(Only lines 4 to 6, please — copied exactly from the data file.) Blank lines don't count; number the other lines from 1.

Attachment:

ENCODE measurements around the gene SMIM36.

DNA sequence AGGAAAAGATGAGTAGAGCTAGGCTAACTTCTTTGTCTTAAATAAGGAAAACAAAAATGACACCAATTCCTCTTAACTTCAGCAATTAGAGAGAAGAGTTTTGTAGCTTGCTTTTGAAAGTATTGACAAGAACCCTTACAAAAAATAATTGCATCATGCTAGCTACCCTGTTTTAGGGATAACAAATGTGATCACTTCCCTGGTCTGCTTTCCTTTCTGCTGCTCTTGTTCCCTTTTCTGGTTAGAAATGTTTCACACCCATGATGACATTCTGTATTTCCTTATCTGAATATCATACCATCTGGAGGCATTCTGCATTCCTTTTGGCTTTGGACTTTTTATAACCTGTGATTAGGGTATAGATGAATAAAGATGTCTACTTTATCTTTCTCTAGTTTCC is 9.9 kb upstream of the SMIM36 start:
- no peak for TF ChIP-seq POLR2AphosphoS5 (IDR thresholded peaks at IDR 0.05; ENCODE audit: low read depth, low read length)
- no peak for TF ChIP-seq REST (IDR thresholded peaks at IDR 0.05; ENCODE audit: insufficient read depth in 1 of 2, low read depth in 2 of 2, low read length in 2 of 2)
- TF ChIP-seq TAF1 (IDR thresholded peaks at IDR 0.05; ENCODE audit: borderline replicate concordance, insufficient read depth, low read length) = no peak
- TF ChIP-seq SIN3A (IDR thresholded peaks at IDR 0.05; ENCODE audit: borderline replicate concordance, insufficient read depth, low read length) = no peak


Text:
- no peak for TF ChIP-seq REST (IDR thresholded peaks at IDR 0.05; ENCODE audit: insufficient read depth in 1 of 2, low read depth in 2 of 2, low read length in 2 of 2)
- TF ChIP-seq TAF1 (IDR thresholded peaks at IDR 0.05; ENCODE audit: borderline replicate concordance, insufficient read depth, low read length) = no peak
- TF ChIP-seq SIN3A (IDR thresholded peaks at IDR 0.05; ENCODE audit: borderline replicate concordance, insufficient read depth, low read length) = no peak